Free screening of Leitis in Waiting on UH West Oʻahu campus Wednesday, Feb. 13


Photo of five people, possibly all transgender, dancing

Joey Mataele (center) dancing in this outtake from Leitis in Waiting

Leitis in Waiting, a film about transgender women fighting rising religious fundamentalism and intolerance in Tonga, will be shown on the UH West Oʻahu campus next month, with the film’s producers and director on hand for a question-and-answer session following the screening.

The documentary is being presented by the UH West Oʻahu Compliance Hui and follows Joey “Joleen” Mataele, a devout Catholic of noble descent, as she navigates her life as a leiti, or transgender woman. Mataele co-founded the Tonga Leiti’s Association and developed the Miss Galaxy Pageant; she co-founded and currently chairs the Pacific Sexual and Gender Diversity Network. The film and related discussions are slated from 3:30 to 6:30 p.m. on Wednesday, Feb. 13, in Room C208. Students, faculty, lecturers, and staff are invited to watch this free screening.

The 72-minute film shows Mataele as she organizes a beauty pageant presided over by a princess and helps a young contestant rejected by her family. Along the way Mataele spars with evangelicals who are critical of the Tonga Leitis’ lives, and takes an emotional journey.

Leitis in Waiting is a thought-provoking and compelling story that explores the decolonizing resistance of Tongan transwomen within a culture deeply affected by monarchy and organized religion,” wrote a jury that awarded the film the Best Documentary Award at the Twist Seattle Film Festival. The film has been shown at film festivals around the world, collecting an Audience Award at London’s Festival of Commonwealth Film, and the Special Jury Prize at the Festival International Du Film Documentaire Oceanien in Tahiti among its honors.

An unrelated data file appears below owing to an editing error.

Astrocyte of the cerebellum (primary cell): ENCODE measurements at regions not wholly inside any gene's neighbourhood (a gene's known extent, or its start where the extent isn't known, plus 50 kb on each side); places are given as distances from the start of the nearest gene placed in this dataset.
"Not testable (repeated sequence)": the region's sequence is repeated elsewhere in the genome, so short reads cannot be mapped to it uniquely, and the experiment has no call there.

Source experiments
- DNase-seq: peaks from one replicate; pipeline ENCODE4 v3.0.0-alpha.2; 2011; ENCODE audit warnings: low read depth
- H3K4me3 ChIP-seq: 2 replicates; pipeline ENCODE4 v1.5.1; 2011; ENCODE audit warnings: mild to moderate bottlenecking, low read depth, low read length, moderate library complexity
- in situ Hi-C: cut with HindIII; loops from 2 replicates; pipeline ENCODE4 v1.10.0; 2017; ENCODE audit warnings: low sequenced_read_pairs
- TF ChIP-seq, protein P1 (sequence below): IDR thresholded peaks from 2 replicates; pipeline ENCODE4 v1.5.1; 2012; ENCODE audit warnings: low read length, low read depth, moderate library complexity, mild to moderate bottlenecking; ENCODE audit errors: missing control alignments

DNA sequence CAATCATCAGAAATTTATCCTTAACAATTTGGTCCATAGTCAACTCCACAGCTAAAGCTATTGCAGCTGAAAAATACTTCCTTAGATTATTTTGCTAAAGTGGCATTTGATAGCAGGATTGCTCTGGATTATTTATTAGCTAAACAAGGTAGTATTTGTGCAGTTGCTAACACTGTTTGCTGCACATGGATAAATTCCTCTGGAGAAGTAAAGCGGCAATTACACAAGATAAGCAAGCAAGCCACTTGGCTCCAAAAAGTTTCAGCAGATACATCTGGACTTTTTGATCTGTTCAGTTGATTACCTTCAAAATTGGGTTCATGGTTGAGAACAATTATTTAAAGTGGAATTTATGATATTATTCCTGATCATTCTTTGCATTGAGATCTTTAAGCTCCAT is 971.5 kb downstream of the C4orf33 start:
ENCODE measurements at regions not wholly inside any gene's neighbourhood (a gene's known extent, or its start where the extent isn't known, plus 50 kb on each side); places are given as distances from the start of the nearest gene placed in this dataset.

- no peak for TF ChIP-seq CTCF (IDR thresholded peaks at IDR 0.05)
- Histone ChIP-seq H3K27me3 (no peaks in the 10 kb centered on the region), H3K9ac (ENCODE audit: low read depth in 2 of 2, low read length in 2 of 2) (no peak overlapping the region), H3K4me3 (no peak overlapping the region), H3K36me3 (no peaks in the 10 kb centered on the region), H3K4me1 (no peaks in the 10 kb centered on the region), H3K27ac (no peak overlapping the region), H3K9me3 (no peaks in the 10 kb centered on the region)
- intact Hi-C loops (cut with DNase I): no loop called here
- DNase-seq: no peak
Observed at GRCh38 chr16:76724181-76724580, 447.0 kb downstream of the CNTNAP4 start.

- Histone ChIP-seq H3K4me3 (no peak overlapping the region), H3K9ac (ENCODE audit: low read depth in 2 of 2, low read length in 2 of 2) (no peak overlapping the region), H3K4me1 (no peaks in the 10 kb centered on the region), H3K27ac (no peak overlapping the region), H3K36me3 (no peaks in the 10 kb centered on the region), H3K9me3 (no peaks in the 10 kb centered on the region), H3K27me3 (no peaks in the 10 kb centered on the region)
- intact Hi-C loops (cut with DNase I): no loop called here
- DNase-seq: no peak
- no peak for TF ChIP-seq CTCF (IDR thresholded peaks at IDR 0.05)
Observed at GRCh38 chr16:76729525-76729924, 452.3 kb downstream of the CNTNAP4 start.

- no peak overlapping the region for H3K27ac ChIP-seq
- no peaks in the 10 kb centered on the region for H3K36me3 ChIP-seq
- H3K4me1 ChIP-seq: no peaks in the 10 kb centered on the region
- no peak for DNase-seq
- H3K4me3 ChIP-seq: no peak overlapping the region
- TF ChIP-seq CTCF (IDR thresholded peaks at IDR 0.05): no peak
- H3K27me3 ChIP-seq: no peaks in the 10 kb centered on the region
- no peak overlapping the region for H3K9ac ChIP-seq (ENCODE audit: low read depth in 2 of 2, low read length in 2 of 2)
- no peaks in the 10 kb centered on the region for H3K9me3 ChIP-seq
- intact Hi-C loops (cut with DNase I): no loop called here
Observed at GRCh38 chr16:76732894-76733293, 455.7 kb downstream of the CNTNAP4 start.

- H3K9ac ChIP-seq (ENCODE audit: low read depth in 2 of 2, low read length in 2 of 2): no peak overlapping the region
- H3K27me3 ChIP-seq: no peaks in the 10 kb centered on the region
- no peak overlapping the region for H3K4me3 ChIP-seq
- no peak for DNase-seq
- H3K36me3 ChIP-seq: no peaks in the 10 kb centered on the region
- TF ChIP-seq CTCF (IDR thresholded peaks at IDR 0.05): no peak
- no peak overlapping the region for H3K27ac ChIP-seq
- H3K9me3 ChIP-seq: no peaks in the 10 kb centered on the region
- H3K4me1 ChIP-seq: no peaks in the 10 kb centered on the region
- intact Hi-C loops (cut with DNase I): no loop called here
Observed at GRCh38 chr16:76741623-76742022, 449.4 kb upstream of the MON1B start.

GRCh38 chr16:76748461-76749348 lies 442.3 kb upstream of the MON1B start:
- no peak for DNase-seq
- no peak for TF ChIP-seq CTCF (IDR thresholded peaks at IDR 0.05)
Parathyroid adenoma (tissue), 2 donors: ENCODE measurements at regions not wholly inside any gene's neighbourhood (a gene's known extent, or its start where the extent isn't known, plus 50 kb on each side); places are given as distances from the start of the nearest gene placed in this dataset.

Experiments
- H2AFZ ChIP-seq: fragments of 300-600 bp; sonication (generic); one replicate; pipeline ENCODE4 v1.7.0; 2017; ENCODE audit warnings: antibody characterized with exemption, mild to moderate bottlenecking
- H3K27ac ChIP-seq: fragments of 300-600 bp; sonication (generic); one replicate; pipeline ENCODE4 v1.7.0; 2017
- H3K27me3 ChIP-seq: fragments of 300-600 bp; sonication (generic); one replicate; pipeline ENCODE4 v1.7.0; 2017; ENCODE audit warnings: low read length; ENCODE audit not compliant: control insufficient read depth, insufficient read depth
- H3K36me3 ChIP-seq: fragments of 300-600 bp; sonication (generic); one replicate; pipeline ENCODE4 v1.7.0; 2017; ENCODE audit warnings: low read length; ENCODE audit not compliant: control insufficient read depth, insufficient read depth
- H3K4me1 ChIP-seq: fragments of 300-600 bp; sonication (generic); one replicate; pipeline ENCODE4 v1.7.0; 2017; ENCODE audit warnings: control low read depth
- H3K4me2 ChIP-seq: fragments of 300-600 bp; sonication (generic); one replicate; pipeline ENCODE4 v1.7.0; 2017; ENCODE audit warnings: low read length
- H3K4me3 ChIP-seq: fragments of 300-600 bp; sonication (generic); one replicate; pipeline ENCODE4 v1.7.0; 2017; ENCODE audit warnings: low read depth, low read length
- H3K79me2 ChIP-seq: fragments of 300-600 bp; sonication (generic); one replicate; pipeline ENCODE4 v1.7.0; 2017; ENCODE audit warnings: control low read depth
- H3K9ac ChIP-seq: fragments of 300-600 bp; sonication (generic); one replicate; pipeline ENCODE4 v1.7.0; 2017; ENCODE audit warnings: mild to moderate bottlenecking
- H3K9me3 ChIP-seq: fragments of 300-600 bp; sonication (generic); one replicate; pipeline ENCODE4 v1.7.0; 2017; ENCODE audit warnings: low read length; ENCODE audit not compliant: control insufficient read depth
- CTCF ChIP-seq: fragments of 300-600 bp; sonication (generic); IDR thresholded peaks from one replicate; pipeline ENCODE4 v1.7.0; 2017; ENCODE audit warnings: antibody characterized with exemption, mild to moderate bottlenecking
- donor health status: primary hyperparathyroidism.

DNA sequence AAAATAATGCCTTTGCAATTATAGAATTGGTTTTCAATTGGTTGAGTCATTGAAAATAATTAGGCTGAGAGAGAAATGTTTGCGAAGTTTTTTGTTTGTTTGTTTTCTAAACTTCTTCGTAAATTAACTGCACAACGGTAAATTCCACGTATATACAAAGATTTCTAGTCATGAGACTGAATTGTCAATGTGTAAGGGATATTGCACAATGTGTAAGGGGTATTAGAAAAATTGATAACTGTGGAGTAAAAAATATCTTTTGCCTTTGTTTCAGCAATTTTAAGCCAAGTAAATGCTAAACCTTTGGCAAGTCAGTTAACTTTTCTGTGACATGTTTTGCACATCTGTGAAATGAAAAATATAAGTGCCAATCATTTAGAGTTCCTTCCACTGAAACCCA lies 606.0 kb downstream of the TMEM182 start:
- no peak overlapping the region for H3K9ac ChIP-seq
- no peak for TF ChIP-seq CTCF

The screening of Leitis in Waiting is aimed at promoting inclusion and awareness of our LGBTQ+ community. This documentary film discusses issues in sexual orientation and gender identity in Tonga, particularly to the challenges posed by outside religious impositions.

Safe Zone Training graphic

Safe Zone Training is being offered Feb. 11 and 15

The movie will be followed by a question and answer session with the film’s creators, Film Directors/Producers, Joe Wilson and Dean Hamer, and Story Creator/Producer Kumu Hinaleimoana Wong-Kalu. This will be followed by a panel that includes Dr. Gloria Niles, Dr. Yasmine Romero, and Dr. Carmen Nolte-Odhiambo, who will discuss interrogating the social injustices that plague LGBTQ+ lives, with a particular focus on challenging heteronormativity.

To register for free film screening – .

Additionally, Safe Zone Training has been scheduled to coincide with the film screening. Participants in a Safe Zone Training gain knowledge and understanding about the LGBTQ+ community, and learn about expected roles and responsibilities to their campus under UH System policies. Safe Zone Training further familiarizes participants with available LGBTQ+ campus and community resources as well as strategies to support and advocate for LGBTQ+ students, faculty, and staff in the UH system.

The training is scheduled for 2 -3:30 p.m., on Monday, Feb. 11, in D253, and from 11 a.m. to 12:30 p.m. on Friday, Feb. 15, in D146. Dr. Nolte-Odhiambo and UH West Oʻahu Student Engagement and Compliance Specialist Frankie Pasion will lead the training that is open to faculty, staff and students.

To register for Safe Zone Training:

The Compliance Hui is an initiative to ensure UH West Oʻahu campus engages in necessary and appropriate awareness and programming as required by with state and federal laws State law requires that University of Hawaiʻi campuses provide employees and students with training on Title IX, the Violence Against Women Act, and related UH Policies. It also ensures the campus complies with federal laws and regulations requiring training or programming, including the Drug-Free Schools and Communities Act, the Family Educational Rights and Privacy Act, the Clery Act, and Title VII of the Civil Rights Act and the ADA/Section 504 of the Rehabilitation Act.

Images courtesy of Leitis in Waiting and UHWO Staff